in FFC's Tetro. Guess the tomato doesn't fall far from the vine.
Dec. 21, 2010, 11:45 a.m. CST
Seriously. She's one-for-four. Lost in Translation was good (though I saw it a week after returning from my first trip to Japan and couldn't help but like all the "in-jokes".) The rest of her work is self-indulgent and pretentious. Please, Sofia, tell us what it was like to grow up a privileged (i.e. spoiled) child of Hollywood insiders. We're SO interested. Don't get me started on the drek that was Marie Antoinette...
Dec. 21, 2010, 11:59 a.m. CST
Some storytellers, most American ones, have ways of looking at the world--meaning, they have a way of looking at the world (usually expressed in genre) and the story is a performance of that structural notion. And then there are artists who are mystified by the world. It's a dark place, nothing to get excited about, all meaning is equal to all other meaning because at night all cows are black. Sofia is one of them. She doesn't have a damn thing to say and she says it beautifully.
Dec. 21, 2010, 12:19 p.m. CST
Might be "CQ;" sure it's muddy, but at least it has swinging 60's style.
Dec. 21, 2010, 12:58 p.m. CST
But there was no digitally de-aged Jeff Bridges, which was nice.
Dec. 21, 2010, 1:28 p.m. CST
Dec. 21, 2010, 2:17 p.m. CST
Massa, once again you prove to be one of the very few voices of reason. I couldn't agree more. While I found the movie partially charming and loved Elle Fannings performance (her disapproving look at the breakfast after Johnny Marco's One Night Stand is KILLER; like "What's she still doing here?"), overall it seemed totally pointless. I can't agree on your critisism of an "inexplicable" ending though - if anything, it was TOO obious, providing a mirror image to the equally obious first scene of the movie (which showed that he isn't going anywhere in his life; while in the end, he finally is going SOMEWHERE - and symbolically even leaves his old life behind). An ok movie, but I was quite disappointed, and can't understand the love it's getting from all those critics.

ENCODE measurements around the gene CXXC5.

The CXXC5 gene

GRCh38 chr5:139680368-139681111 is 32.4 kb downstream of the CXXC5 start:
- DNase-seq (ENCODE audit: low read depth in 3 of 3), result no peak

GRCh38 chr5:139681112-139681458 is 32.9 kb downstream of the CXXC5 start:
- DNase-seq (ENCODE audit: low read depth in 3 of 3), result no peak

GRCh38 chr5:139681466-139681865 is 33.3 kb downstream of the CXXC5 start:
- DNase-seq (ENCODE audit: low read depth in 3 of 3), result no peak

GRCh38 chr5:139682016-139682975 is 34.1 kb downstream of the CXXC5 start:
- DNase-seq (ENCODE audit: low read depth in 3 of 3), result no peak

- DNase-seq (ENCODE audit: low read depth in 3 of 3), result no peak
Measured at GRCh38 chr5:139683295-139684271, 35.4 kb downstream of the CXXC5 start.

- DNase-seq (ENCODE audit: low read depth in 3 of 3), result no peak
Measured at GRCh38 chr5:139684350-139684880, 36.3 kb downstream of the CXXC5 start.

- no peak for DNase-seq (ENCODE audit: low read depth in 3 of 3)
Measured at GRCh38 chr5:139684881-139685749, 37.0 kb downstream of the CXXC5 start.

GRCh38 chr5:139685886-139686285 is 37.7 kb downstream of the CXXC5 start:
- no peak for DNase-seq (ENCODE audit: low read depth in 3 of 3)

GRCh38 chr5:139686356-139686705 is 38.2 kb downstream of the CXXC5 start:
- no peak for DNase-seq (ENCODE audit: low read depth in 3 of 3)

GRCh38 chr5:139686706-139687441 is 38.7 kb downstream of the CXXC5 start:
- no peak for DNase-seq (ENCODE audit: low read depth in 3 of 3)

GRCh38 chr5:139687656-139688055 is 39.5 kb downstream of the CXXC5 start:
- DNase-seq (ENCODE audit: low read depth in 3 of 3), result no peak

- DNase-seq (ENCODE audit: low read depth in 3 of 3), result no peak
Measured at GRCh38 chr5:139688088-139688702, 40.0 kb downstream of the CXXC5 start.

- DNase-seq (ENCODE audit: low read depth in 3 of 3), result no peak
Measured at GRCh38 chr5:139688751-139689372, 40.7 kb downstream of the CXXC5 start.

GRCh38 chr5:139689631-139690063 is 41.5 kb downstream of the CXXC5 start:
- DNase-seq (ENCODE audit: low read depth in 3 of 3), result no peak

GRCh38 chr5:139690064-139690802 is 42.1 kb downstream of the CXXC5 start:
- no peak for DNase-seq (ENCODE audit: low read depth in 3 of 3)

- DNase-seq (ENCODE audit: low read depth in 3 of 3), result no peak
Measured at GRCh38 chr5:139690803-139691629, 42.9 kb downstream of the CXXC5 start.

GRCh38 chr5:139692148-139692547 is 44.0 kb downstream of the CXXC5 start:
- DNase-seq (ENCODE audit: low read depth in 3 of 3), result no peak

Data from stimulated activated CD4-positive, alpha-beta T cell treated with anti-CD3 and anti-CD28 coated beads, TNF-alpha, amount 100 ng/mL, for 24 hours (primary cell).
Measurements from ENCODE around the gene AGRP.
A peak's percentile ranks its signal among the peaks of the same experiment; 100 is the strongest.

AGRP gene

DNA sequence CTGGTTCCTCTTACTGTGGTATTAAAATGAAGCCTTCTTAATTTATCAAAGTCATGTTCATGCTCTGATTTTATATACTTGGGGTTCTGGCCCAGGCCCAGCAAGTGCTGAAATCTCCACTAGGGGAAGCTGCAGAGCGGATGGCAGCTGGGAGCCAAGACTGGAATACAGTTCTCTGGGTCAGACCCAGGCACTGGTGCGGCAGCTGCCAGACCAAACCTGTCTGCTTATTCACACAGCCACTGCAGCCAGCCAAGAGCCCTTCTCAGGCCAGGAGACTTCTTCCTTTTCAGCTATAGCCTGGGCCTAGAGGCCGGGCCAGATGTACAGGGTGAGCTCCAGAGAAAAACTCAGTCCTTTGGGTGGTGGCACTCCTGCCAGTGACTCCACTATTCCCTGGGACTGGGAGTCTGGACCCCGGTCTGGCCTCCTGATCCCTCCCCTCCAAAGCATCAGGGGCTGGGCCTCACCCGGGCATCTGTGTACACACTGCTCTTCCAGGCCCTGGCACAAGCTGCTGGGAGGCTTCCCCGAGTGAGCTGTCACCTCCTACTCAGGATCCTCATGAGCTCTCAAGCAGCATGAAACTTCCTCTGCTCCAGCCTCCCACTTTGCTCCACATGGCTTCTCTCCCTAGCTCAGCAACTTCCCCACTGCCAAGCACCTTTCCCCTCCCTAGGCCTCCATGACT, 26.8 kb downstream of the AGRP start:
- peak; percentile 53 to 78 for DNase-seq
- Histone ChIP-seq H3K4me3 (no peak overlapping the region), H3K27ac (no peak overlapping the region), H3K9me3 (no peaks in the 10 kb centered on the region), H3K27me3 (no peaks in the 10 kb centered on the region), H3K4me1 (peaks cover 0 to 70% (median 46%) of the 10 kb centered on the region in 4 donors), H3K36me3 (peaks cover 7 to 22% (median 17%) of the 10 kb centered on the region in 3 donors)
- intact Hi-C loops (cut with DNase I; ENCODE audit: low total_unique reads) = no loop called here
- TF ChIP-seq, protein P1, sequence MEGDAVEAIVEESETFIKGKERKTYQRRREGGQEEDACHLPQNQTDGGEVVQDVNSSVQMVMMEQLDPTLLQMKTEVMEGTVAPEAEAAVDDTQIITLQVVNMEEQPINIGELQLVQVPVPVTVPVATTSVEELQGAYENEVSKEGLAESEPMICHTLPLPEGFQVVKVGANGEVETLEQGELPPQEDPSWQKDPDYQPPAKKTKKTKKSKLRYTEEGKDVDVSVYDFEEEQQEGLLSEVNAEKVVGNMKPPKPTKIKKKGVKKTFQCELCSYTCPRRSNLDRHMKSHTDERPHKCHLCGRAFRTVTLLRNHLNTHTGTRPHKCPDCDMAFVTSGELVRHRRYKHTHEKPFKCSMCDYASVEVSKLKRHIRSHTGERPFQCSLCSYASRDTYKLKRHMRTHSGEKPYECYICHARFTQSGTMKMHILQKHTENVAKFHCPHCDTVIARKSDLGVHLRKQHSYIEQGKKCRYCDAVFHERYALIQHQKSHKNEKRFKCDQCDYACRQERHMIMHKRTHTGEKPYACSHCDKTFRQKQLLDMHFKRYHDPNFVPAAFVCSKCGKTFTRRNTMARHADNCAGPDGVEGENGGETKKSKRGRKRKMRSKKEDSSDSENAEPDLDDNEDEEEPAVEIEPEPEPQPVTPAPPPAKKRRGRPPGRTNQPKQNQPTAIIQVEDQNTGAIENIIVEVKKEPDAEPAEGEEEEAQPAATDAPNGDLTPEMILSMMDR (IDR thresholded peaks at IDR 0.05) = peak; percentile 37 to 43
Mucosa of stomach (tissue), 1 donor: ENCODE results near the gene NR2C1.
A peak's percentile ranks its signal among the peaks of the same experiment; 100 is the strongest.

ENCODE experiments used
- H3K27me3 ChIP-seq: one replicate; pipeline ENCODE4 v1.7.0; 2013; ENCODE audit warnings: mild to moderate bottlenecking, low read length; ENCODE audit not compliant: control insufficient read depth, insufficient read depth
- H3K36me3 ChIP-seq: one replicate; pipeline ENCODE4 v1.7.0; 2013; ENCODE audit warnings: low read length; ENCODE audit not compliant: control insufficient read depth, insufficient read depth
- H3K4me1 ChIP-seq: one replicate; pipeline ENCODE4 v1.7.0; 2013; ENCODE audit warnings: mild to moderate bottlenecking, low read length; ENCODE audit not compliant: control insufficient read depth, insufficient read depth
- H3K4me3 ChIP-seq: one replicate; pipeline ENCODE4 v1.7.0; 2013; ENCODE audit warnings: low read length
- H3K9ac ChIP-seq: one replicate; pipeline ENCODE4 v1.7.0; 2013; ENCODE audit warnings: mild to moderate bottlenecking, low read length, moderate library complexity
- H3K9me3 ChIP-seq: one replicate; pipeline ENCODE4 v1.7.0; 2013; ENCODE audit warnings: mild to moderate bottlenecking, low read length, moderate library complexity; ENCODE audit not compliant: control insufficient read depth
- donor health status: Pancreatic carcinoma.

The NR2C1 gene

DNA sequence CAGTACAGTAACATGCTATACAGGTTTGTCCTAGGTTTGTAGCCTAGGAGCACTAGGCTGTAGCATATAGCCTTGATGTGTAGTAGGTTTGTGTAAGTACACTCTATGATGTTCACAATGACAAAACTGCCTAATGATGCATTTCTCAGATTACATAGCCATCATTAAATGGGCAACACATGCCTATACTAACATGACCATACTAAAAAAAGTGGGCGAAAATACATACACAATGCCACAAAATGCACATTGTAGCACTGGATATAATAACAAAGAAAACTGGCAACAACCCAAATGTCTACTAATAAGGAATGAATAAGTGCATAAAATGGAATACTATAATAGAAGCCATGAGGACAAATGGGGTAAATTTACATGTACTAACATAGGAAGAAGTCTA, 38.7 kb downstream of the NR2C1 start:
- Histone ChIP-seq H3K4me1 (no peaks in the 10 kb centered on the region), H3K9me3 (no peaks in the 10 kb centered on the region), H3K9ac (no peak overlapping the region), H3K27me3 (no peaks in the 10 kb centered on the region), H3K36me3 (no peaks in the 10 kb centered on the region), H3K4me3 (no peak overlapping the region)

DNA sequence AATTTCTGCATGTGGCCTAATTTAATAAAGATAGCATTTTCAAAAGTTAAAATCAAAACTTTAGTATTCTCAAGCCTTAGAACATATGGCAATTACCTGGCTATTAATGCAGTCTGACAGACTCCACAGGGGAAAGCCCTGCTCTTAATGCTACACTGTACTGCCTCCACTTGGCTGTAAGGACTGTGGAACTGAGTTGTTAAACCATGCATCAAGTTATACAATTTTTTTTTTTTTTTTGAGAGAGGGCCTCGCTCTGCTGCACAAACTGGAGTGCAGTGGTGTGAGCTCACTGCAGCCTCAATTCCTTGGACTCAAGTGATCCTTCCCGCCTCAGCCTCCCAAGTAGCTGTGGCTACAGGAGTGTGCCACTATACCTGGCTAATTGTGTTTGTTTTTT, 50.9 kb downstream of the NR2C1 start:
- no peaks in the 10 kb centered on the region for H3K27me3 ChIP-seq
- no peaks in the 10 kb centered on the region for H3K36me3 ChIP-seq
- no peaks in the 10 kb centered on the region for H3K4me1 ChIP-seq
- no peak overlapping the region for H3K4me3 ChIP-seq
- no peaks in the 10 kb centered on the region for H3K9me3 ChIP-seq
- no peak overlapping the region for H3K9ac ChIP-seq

Dec. 21, 2010, 3:11 p.m. CST
I was hoping this was going to be good. I think she makes interesting films, even if a lot of people find them dull or pointless. At least she's doing something different instead of making genre crap.
Dec. 21, 2010, 6:59 p.m. CST
... where the FX guys pour latex over his head to make a mask. I believe one of them wears a t-shirt that says "Robot" on it... kind of obvious I guess, but I liked it.
Dec. 21, 2010, 9:50 p.m. CST
She has style but her stories and themes are growing stale. She really needs to expand her worldview. Perhaps she could direct a screenplay written by someone else. Someone with experiences outside of her narrow social circle.
Dec. 22, 2010, 8:31 a.m. CST
reads, producing later corrections. I really liked Lost in Translation and The Virgin Suicides. Haven't seen her other movies, but Massa's review for this one sounds dead-on. Then again, we were hoping Bay would get the single message of "let us see the action clearly" after TF1, and that Lucas would get the single message "make us care about the characters" after the first prequel, to no avail. Two geeky comparisons for a very different filmmaker here, I know, but you get my point.
Dec. 22, 2010, 10:33 a.m. CST
Loved her previous films, but this was just shite. I’m a lover of long takes and wide angles like the rest of them, but this was boring. How did not one person on that production take coppolla to one side and say "get a fucking grip and write something sufficient and watchable".
Dec. 22, 2010, 11:24 a.m. CST
The movie is very slow but it's not boring at all. It's like a dream. If you wanna read a real review and not a review that immediately goes for the obvious then read: http://movies.nytimes.com/2010/12/22/movies/22somewhere.html?ref=movies&pagewanted=1 Thanks.
Dec. 22, 2010, 1:24 p.m. CST
Steven Dwarf isn't interesting enough to watch for any length of time. They should have cast someone interesting who could actually make me care about the character. What a waste (of 26 minutes)
Dec. 23, 2010, 3:08 p.m. CST
Sorry, Massa, but I think you're full of shit. And that last line was just mean. I, for one, have faith in Coppola. The fact that Somewhere won Best Picture in Venice doesn't really help your ridiculous point of view much either.